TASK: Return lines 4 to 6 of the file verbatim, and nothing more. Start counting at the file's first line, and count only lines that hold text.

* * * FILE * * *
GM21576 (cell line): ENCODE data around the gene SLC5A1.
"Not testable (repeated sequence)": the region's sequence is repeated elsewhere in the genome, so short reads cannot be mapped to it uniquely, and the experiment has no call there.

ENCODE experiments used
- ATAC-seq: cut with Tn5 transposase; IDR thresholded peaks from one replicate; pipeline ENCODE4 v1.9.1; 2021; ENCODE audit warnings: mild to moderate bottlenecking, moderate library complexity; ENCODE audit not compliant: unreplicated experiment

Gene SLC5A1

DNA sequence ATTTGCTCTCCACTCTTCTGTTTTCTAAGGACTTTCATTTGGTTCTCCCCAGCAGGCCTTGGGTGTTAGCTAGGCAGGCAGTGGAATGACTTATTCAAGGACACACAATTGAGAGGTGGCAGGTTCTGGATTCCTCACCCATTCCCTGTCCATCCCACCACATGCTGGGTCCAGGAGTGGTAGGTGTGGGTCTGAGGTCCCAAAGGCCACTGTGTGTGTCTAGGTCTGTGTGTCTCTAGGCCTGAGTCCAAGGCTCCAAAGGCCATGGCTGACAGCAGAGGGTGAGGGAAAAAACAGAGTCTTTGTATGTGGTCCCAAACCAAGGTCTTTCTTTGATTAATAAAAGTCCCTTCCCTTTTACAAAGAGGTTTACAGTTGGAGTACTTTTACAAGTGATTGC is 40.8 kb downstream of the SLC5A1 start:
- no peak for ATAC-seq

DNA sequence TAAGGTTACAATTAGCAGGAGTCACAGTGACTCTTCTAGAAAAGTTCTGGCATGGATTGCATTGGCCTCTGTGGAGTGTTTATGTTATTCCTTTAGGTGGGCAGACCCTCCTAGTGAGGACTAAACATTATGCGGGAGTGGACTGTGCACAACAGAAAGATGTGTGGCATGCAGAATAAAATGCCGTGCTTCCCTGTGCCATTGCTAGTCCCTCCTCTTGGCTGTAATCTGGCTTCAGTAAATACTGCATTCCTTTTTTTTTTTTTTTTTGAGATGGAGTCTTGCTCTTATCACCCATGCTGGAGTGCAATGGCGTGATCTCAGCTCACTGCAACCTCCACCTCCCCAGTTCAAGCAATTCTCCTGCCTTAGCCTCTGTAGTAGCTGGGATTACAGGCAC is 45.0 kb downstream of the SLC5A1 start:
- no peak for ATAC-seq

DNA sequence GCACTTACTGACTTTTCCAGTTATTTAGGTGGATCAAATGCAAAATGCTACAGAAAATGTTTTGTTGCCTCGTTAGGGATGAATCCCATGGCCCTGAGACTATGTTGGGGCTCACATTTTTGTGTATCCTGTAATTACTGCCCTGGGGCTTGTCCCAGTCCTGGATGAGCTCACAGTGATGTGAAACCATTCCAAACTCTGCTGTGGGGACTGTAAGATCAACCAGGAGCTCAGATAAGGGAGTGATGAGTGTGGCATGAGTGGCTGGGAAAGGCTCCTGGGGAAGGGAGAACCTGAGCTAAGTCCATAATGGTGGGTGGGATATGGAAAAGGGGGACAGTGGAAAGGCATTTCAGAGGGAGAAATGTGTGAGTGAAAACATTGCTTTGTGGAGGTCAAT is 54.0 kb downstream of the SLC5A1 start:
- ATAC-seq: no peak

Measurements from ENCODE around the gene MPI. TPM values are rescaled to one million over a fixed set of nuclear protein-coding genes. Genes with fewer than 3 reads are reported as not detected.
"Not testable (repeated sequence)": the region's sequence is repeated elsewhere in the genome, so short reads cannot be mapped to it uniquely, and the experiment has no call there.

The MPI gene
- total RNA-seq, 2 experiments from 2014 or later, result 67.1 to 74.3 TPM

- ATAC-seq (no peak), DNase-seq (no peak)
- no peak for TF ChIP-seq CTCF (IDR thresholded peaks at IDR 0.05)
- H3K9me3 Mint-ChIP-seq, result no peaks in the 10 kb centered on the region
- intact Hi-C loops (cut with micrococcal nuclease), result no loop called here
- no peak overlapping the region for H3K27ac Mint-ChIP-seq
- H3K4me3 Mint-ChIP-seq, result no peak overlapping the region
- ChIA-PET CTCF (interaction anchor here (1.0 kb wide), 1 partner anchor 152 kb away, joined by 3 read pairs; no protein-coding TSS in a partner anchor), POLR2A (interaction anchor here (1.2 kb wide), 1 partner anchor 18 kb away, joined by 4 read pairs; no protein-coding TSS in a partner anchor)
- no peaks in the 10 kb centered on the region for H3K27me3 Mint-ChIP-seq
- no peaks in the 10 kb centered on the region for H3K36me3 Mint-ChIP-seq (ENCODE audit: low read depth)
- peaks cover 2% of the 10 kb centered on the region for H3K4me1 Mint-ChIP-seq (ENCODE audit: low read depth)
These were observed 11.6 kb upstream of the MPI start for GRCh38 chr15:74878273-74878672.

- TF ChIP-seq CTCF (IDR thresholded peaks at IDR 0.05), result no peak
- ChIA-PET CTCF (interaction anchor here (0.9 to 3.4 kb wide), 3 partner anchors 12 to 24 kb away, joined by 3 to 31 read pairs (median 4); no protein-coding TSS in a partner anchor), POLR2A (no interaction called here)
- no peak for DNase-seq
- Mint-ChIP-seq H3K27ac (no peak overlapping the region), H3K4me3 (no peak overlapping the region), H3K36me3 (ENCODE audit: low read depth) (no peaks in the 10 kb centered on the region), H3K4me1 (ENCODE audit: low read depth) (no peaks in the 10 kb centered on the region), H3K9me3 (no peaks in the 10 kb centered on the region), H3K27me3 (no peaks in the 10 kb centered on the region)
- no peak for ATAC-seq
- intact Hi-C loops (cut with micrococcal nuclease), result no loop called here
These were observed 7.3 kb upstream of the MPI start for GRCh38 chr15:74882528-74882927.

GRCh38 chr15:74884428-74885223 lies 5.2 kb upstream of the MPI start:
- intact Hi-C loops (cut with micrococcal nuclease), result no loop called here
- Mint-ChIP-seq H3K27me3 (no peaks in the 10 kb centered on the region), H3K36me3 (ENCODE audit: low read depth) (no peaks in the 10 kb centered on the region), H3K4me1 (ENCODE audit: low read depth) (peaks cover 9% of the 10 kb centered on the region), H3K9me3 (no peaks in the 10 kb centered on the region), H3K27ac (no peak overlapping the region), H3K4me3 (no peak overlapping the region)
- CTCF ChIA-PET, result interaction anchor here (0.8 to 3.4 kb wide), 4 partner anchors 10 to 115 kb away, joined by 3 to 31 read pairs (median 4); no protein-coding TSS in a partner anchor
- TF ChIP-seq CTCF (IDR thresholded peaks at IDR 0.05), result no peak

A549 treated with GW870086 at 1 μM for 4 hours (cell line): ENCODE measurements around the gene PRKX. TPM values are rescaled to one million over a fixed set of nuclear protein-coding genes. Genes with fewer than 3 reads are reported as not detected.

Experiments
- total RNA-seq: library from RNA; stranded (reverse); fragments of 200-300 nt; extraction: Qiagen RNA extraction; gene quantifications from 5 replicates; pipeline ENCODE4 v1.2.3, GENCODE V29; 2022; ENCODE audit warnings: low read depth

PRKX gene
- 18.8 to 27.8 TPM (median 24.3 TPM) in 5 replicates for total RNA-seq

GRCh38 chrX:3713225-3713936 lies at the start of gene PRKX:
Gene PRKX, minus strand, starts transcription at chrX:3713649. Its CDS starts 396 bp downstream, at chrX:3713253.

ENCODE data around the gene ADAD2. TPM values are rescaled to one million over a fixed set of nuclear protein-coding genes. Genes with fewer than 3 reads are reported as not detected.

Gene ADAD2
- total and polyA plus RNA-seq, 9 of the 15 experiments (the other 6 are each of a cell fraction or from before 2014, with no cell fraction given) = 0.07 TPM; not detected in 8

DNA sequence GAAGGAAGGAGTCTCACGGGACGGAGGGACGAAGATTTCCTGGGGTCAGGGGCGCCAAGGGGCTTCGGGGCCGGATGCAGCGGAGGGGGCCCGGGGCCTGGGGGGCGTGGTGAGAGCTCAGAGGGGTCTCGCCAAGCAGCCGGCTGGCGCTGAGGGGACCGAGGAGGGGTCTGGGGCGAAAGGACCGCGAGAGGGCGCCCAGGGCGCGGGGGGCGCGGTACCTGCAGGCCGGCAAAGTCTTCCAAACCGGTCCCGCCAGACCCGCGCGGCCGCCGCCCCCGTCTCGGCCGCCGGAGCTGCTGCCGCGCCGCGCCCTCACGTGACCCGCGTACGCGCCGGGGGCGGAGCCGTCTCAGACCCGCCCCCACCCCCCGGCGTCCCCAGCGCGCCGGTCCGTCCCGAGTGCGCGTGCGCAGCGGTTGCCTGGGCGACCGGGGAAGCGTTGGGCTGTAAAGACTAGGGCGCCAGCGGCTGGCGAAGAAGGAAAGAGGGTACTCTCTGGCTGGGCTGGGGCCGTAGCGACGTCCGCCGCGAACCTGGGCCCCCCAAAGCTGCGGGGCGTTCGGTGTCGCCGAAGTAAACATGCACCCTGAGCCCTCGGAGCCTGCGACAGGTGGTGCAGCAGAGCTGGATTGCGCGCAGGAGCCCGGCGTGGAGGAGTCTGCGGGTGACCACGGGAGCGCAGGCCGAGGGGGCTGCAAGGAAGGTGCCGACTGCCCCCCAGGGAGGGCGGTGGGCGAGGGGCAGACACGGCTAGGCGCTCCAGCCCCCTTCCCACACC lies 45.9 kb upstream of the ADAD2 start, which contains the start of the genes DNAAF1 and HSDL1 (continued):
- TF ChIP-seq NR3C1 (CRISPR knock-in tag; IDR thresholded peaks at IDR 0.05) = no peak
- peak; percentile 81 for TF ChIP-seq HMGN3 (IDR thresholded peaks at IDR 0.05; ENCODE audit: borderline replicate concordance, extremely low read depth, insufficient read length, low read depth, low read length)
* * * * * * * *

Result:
- ATAC-seq: cut with Tn5 transposase; IDR thresholded peaks from one replicate; pipeline ENCODE4 v1.9.1; 2021; ENCODE audit warnings: mild to moderate bottlenecking, moderate library complexity; ENCODE audit not compliant: unreplicated experiment

Gene SLC5A1

DNA sequence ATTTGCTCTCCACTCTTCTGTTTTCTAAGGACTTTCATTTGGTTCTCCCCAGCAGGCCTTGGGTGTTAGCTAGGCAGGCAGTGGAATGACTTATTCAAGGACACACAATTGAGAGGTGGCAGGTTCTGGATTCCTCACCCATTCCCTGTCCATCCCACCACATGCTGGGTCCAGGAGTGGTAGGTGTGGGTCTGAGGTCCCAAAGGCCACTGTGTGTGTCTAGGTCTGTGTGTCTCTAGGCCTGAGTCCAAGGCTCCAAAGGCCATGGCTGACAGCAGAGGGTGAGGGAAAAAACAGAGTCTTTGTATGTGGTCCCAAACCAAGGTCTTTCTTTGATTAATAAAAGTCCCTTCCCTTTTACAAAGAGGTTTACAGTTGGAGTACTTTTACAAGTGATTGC is 40.8 kb downstream of the SLC5A1 start: